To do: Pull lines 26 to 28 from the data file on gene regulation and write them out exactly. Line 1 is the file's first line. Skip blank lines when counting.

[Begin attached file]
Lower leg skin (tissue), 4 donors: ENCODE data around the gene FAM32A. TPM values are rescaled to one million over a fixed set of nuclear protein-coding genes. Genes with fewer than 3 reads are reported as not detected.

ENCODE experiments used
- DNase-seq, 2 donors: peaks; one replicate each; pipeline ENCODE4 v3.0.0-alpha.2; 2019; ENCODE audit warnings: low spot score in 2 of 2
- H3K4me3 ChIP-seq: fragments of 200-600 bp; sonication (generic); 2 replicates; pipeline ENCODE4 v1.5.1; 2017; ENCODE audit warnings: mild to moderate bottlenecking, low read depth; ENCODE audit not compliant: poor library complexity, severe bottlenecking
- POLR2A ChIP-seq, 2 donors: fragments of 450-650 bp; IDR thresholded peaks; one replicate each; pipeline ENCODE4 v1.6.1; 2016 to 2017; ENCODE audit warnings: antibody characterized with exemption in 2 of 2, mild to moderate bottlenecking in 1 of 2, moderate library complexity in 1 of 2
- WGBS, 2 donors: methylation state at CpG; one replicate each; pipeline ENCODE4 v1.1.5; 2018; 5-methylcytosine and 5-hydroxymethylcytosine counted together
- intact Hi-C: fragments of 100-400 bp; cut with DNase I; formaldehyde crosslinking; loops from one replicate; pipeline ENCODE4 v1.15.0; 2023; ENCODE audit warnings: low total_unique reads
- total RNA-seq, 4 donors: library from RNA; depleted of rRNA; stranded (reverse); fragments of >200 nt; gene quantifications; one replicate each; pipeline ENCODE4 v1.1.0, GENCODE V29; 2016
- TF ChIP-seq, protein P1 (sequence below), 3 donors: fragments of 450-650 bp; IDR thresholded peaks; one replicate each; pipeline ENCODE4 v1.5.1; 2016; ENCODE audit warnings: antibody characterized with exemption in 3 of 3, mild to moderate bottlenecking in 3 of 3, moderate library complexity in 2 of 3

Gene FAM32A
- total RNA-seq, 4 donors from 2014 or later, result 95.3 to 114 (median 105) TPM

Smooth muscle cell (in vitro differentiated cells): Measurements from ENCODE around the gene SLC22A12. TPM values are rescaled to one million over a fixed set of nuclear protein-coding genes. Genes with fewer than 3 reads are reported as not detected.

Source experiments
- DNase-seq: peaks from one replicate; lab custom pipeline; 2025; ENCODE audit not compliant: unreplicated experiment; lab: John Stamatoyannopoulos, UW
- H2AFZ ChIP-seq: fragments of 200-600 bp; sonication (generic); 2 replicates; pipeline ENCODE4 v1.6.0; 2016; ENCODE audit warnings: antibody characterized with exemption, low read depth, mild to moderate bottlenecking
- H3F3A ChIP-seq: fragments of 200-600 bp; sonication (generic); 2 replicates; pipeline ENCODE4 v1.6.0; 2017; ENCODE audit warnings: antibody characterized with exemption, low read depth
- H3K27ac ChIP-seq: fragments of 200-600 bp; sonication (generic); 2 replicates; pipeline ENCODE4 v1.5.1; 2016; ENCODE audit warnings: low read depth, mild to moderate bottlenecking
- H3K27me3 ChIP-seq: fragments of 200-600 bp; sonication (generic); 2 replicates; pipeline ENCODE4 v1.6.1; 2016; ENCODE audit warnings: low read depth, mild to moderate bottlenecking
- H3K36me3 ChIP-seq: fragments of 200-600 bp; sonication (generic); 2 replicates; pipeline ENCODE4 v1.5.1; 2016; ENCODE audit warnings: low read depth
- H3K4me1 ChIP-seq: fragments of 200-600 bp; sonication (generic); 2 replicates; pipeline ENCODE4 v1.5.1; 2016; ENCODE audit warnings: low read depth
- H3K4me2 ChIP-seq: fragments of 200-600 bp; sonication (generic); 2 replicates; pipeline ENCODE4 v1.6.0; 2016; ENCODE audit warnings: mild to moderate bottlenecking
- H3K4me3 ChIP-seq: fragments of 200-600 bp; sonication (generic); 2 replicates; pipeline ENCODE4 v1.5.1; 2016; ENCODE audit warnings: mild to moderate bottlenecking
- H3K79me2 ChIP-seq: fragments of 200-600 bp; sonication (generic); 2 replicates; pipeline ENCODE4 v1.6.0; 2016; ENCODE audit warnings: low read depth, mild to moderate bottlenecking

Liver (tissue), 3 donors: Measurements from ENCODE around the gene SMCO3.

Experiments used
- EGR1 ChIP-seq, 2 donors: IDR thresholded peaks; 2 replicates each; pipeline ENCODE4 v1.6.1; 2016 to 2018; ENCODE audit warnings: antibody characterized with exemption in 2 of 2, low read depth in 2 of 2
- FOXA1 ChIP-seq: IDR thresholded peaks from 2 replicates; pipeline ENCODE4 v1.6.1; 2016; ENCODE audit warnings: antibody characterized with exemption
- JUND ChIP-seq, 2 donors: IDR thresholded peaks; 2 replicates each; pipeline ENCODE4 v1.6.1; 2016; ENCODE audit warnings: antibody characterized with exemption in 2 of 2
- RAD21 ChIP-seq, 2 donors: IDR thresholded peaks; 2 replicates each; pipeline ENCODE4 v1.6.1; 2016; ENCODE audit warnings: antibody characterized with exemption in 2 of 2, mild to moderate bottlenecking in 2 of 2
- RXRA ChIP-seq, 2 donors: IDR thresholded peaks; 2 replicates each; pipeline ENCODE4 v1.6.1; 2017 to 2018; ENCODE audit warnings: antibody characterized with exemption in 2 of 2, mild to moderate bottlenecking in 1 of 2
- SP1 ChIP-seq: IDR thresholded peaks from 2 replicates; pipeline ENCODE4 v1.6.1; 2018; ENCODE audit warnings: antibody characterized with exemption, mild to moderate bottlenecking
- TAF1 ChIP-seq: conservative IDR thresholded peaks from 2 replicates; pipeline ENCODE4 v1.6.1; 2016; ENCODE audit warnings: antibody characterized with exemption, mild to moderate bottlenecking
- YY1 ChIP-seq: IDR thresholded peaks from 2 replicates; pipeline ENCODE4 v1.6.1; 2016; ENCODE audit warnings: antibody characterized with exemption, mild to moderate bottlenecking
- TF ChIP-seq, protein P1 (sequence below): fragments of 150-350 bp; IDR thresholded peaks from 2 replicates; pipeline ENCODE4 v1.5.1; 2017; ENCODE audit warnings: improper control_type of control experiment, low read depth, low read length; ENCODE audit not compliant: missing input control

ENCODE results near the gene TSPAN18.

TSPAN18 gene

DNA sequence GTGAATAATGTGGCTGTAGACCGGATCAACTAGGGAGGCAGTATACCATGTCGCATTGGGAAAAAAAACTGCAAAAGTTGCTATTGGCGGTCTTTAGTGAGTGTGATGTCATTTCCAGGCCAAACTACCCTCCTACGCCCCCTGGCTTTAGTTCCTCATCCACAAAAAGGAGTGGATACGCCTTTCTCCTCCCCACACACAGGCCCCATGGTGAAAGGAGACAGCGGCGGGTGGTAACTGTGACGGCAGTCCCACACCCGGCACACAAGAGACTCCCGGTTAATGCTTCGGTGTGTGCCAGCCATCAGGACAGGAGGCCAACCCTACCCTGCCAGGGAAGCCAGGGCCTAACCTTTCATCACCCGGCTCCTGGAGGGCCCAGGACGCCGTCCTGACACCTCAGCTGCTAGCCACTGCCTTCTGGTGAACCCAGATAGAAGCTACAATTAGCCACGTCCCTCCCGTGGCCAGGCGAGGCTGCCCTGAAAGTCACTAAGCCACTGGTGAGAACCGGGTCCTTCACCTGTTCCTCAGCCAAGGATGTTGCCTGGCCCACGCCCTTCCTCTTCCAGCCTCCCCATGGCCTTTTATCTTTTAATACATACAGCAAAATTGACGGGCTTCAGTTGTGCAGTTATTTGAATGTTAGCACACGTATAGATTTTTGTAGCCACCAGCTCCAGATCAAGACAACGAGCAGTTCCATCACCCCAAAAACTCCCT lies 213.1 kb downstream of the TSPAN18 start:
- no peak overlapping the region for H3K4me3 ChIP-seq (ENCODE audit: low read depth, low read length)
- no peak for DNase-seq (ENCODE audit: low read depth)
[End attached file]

- EGR1 ChIP-seq, 2 donors: IDR thresholded peaks; 2 replicates each; pipeline ENCODE4 v1.6.1; 2016 to 2018; ENCODE audit warnings: antibody characterized with exemption in 2 of 2, low read depth in 2 of 2
- FOXA1 ChIP-seq: IDR thresholded peaks from 2 replicates; pipeline ENCODE4 v1.6.1; 2016; ENCODE audit warnings: antibody characterized with exemption
- JUND ChIP-seq, 2 donors: IDR thresholded peaks; 2 replicates each; pipeline ENCODE4 v1.6.1; 2016; ENCODE audit warnings: antibody characterized with exemption in 2 of 2